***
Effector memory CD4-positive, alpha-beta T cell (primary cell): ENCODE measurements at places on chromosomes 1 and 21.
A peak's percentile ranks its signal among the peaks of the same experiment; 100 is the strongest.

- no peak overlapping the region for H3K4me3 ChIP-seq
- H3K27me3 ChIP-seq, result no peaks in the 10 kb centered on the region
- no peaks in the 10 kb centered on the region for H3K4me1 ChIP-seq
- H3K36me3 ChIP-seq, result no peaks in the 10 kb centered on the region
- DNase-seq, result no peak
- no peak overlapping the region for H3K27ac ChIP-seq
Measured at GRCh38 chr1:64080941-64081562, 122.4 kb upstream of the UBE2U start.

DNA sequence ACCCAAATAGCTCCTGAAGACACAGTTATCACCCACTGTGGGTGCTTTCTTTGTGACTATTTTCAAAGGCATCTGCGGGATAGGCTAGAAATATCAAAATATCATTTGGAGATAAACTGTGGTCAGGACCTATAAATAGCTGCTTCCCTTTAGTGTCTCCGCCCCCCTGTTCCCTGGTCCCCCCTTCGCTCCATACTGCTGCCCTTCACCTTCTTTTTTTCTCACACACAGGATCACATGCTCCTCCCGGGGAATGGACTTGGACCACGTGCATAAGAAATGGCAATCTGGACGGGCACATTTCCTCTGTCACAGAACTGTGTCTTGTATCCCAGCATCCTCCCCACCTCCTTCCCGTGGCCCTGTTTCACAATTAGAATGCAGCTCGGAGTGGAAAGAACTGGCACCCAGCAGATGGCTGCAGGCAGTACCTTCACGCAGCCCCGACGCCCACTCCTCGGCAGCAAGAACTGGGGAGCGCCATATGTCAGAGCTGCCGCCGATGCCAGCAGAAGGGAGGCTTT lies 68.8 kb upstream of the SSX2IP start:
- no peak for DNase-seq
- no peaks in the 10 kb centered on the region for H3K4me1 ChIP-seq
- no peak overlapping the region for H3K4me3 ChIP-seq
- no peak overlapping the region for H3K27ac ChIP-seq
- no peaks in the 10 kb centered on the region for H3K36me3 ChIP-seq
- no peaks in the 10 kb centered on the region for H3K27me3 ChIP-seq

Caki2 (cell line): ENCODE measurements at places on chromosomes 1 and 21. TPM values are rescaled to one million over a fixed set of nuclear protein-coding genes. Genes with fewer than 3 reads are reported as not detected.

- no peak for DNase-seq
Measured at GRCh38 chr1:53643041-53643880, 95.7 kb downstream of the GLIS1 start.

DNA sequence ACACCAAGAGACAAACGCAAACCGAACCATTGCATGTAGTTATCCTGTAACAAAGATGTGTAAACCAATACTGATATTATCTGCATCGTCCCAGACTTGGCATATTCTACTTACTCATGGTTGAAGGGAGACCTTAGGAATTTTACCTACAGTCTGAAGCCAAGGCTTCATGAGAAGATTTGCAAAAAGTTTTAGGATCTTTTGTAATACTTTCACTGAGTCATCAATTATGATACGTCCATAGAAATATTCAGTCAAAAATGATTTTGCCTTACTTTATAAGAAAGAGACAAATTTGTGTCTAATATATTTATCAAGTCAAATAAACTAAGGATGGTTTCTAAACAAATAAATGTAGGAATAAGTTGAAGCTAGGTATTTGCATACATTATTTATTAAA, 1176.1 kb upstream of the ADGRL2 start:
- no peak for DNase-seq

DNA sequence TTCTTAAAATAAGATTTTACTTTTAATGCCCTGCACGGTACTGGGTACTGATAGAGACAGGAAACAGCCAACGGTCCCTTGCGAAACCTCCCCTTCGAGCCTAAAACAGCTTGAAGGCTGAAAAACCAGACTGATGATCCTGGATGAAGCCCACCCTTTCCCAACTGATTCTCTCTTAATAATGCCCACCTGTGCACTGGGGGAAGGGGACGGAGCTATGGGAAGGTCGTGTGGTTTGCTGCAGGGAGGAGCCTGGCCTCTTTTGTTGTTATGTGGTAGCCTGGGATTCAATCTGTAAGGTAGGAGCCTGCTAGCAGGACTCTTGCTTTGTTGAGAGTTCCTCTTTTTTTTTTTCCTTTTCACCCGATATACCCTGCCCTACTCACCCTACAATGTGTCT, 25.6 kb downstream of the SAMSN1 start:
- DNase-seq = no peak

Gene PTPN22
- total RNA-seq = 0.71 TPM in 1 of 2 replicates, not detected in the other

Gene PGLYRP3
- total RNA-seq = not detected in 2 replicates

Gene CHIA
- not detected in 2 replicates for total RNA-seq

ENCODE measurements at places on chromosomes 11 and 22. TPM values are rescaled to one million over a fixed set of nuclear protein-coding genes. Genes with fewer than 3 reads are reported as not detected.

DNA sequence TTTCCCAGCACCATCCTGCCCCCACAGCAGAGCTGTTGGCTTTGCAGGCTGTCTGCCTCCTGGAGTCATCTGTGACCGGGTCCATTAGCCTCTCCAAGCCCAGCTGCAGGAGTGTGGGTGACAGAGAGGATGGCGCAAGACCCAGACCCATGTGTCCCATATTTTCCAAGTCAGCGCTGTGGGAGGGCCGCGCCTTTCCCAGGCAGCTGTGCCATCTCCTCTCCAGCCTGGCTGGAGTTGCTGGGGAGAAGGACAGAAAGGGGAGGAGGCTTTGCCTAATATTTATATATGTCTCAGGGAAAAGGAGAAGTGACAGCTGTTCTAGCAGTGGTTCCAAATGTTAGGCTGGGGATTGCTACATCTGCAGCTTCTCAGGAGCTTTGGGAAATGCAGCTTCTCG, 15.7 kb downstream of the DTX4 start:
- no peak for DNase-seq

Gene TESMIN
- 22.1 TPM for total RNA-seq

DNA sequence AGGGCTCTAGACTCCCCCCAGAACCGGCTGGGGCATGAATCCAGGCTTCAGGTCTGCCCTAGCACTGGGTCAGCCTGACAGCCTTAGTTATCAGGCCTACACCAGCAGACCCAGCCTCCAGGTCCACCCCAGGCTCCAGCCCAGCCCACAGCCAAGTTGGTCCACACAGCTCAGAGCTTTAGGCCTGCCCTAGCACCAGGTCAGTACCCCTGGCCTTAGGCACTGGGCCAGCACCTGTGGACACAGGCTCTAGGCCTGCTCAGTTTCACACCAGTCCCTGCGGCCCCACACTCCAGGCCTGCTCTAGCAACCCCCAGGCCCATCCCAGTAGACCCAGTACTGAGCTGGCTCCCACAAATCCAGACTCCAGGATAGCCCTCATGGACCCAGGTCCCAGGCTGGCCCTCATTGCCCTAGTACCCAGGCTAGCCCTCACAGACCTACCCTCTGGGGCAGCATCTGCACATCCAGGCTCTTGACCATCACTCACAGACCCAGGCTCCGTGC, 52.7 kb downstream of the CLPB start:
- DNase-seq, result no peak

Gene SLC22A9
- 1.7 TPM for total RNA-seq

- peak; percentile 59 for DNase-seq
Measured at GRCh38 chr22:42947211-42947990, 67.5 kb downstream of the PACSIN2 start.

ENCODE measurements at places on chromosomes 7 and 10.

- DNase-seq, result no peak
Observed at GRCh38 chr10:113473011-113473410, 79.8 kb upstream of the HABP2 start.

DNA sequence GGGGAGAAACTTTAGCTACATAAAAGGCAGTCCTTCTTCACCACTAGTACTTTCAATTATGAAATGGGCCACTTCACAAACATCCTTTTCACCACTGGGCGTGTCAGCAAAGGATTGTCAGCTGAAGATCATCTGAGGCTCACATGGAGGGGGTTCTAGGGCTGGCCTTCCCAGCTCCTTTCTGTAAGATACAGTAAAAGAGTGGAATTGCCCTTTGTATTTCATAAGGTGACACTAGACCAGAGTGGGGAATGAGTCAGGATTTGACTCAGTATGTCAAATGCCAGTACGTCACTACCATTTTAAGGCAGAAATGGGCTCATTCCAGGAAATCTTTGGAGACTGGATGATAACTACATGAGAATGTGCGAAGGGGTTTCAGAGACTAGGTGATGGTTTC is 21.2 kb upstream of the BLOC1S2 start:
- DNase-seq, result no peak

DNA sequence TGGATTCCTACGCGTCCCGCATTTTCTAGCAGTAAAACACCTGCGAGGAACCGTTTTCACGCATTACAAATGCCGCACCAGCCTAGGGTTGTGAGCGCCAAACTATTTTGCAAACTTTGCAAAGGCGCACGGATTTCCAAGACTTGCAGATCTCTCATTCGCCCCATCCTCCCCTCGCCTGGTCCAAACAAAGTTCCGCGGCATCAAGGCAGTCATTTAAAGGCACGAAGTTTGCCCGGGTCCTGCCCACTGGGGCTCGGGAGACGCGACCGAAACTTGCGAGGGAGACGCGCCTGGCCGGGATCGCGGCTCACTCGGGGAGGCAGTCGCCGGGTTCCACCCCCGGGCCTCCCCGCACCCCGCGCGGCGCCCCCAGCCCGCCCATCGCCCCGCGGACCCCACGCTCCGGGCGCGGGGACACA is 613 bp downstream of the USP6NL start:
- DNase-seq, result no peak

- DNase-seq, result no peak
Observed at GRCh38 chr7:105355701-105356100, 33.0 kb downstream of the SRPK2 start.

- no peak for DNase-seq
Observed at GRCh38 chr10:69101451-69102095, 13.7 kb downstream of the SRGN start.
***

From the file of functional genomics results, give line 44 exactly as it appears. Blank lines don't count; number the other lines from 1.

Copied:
DNA sequence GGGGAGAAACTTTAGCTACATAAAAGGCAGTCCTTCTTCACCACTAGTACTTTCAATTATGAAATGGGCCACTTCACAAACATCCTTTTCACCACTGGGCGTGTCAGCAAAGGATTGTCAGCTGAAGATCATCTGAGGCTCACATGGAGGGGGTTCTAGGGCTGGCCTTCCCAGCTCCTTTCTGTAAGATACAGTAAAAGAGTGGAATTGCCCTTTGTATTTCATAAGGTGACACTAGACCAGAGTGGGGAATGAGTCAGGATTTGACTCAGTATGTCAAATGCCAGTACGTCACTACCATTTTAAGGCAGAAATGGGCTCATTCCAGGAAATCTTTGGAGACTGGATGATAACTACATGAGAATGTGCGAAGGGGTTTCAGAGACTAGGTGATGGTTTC is 21.2 kb upstream of the BLOC1S2 start: